inc instructions per clock if they're all independent. (With latency=1, so you only need 4 registers to max out the throughput by keeping 4
inc instructions in flight. Contrast this with vector-FP MUL or FMA: latency=5 throughput=0.5 needs 10 vector accumulators to keep 10 FMAs in flight to max out the throughput. And each vector can be 256b, holding 8 single-precision floats).
The taken-branch is also a bottleneck: a loop always takes at least one whole clock per iteration, because taken-branch throughput is limited to 1 per clock. I could put one more instruction inside the loop without reducing performance, unless it also reads/writes
edx in which case it would lengthen that dependency chain. Putting 2 more instructions in the loop (or one complex multi-uop instruction) would create a bottleneck on the front-end, since it can only issue 4 uops per clock into the out-of-order core. (See this SO Q&A for some details on what happens for loops that aren't a multiple of 4 uops: the loop-buffer and uop cache make things interesting.)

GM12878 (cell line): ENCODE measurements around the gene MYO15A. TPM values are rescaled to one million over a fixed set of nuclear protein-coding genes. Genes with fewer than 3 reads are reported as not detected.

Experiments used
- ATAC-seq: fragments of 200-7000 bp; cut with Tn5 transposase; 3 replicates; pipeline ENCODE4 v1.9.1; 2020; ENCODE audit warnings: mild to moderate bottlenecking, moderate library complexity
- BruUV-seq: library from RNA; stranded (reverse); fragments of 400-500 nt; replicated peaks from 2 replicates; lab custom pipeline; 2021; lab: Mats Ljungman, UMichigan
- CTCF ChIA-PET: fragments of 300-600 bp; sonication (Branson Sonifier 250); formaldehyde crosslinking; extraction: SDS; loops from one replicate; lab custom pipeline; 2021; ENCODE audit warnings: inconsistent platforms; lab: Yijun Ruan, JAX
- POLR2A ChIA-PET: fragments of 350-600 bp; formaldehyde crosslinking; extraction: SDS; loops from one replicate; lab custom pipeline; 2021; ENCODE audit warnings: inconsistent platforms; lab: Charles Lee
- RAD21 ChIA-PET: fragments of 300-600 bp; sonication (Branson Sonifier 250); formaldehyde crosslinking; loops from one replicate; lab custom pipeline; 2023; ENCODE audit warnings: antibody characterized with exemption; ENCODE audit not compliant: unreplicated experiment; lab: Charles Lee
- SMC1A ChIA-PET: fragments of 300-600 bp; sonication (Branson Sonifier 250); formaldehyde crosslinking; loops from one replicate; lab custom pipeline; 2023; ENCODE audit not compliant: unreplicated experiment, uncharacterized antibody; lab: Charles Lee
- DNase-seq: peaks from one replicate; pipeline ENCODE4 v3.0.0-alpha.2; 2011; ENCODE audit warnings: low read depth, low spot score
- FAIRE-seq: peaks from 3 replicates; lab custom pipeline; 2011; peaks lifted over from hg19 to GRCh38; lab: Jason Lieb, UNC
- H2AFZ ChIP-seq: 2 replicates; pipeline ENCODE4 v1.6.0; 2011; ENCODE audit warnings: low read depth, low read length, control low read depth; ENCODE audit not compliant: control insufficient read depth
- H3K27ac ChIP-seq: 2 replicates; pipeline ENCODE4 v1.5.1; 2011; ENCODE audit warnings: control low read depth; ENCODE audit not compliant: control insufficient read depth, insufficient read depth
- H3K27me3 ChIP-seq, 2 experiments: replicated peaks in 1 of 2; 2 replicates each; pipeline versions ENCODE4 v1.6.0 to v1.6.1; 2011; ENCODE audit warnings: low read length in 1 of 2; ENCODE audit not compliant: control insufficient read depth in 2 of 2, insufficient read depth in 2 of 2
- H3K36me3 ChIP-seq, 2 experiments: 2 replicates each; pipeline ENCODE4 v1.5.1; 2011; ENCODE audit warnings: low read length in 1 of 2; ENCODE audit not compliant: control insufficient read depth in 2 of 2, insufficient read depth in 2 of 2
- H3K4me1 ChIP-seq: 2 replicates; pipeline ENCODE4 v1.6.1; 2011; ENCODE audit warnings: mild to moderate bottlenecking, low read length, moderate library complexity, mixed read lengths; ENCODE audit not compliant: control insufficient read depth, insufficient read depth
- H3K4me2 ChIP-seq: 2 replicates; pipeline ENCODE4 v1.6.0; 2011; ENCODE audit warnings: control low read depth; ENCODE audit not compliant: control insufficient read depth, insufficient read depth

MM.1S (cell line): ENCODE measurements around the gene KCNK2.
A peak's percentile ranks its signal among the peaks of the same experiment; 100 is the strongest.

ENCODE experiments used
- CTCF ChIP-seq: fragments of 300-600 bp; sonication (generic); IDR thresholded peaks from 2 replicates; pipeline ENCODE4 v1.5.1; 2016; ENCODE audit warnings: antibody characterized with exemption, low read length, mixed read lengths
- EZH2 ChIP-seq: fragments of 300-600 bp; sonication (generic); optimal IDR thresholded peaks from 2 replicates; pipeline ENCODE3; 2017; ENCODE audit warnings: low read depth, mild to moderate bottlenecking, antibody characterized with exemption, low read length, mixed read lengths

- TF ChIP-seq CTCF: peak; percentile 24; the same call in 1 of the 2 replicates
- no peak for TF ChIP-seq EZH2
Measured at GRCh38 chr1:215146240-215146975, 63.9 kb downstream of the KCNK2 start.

In more complex cases, finding the parallelism requires looking at a larger window of instructions. (e.g. maybe there's a sequence of 10 instructions that all depend on each other, then some independent ones).